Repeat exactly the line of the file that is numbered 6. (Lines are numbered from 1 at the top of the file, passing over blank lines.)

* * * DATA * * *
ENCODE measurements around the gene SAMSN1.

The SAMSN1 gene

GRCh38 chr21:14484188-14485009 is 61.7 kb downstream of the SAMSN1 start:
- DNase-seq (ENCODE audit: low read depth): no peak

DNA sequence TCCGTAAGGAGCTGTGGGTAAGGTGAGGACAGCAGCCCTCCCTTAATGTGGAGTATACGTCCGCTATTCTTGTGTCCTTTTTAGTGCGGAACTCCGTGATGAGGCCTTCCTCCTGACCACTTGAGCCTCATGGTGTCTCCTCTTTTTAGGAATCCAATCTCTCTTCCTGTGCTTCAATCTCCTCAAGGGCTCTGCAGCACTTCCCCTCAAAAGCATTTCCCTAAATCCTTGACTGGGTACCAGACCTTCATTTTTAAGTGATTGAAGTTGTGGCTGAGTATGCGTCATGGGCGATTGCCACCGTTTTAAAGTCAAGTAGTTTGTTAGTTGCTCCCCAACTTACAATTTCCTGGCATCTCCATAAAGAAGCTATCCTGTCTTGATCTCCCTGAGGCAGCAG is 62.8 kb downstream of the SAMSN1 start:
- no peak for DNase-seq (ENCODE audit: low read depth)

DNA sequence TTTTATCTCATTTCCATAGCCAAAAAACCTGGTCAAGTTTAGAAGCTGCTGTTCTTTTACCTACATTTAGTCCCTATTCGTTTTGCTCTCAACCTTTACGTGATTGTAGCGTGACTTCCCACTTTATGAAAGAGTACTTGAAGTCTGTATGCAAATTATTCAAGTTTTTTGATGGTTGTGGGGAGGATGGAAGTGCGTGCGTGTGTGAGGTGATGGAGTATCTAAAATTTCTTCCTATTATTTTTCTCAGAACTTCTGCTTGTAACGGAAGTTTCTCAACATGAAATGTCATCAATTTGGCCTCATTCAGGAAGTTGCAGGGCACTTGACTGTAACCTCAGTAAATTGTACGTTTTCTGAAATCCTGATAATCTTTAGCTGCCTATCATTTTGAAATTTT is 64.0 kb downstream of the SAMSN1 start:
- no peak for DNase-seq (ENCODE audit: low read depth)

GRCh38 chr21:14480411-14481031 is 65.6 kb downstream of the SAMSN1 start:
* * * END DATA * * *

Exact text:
- no peak for DNase-seq (ENCODE audit: low read depth)